#6

[quote=St. Paul]This mystery is that through the gospel the Gentiles are heirs together with Israel, members together of one body, and sharers together in the promise in Christ Jesus.
[/quote]


#7

That’s one good thing to confront any sola scripturist with. How would the canon be closed? Why isn’t there any further revelation? Could it be that God left things to an actual Church, with an actual leader?


#8

[quote=**The Augustinian
[/quote]

]That’s one good thing to confront any sola scripturist with. How would the canon be closed? Why isn’t there any further revelation? Could it be that God left things to an actual Church, with an actual leader?

Well, we have Paul telling Timothy to commit what Paul taught him to faithful men.

2 Timothy 2:2 And the things that thou hast heard of me among many witnesses, the same commit thou to faithful men, who shall be able to teach others also.

That seems to indicate that what was revealed to Paul had a pretty good lifespan, so to speak, whether a Bible was written or not. Of course, the copying ot the Bible and its being passed on to future members of the Body is a method of promoting that doctrine. Paul said that the Body would go on until “the fullness of the Gentiles comes in” (Rom 11:25).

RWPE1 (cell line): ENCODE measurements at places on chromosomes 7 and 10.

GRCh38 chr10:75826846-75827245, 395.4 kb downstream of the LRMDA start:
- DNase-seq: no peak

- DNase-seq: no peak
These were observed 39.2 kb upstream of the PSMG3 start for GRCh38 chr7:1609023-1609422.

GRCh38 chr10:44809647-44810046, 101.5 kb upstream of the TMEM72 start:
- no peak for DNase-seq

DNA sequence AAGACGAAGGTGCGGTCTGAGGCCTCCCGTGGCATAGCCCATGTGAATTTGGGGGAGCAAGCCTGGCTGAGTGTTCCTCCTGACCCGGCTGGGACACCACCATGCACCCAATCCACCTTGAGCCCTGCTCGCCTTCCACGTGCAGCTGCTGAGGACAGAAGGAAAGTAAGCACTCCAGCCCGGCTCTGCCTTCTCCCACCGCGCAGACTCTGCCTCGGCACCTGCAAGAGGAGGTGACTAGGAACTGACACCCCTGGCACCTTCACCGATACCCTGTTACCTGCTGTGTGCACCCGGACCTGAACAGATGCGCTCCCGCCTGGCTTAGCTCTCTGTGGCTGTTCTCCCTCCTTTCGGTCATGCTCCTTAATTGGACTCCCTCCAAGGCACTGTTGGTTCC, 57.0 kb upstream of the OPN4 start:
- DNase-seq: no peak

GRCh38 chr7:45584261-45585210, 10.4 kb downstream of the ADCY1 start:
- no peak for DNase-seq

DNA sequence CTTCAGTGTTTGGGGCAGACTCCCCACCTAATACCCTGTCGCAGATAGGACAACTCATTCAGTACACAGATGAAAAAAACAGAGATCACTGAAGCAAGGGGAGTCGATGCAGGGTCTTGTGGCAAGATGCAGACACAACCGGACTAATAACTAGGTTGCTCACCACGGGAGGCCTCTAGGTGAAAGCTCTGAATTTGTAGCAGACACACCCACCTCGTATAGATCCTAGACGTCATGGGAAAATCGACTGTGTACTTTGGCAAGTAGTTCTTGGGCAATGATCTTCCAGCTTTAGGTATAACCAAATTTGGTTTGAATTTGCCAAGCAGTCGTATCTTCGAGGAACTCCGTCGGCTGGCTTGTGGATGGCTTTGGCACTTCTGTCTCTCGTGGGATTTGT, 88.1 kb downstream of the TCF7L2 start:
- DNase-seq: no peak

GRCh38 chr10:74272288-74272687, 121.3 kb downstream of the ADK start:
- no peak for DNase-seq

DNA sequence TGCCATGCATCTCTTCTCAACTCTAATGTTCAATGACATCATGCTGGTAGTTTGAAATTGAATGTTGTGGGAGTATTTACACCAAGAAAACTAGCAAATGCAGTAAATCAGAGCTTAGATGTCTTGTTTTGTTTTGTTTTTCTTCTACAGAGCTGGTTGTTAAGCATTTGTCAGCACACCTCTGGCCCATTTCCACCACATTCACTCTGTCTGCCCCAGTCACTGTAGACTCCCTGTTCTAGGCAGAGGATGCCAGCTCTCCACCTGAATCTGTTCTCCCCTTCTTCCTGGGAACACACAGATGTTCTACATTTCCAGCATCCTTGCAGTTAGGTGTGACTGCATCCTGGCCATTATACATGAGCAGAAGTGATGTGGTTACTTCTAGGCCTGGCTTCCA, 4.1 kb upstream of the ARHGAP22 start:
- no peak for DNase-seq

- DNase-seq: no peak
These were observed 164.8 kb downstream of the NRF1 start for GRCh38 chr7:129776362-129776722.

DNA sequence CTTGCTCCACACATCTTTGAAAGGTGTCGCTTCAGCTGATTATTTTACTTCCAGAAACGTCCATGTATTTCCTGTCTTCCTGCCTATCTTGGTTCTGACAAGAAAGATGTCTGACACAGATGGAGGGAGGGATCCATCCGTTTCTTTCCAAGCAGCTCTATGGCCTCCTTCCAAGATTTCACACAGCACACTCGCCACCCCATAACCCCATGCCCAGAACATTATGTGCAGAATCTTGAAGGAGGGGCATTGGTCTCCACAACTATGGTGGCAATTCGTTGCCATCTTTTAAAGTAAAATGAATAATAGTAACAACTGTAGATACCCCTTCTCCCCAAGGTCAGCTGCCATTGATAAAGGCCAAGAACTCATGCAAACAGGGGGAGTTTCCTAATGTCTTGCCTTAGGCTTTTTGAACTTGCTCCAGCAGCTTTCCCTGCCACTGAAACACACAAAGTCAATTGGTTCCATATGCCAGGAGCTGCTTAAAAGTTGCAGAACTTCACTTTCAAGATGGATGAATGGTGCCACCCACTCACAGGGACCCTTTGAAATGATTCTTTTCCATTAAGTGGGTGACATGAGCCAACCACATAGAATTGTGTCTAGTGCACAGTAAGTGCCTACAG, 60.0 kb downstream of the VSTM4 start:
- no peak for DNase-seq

#9

What I have been wondering lately is how would God let us know that He is cutting off the Body if we became like Israel

Romans 11:19-22 You will say then, “Branches were broken off that I might be grafted in.” 20 Well [said.] Because of unbelief they were broken off, and you stand by faith. Do not be haughty, but fear. 21 For if God did not spare the natural branches, He may not spare you either. 22 Therefore consider the goodness and severity of God: on those who fell, severity; but toward you, goodness, if you continue in [His] goodness. Otherwise you also will be cut off.


#10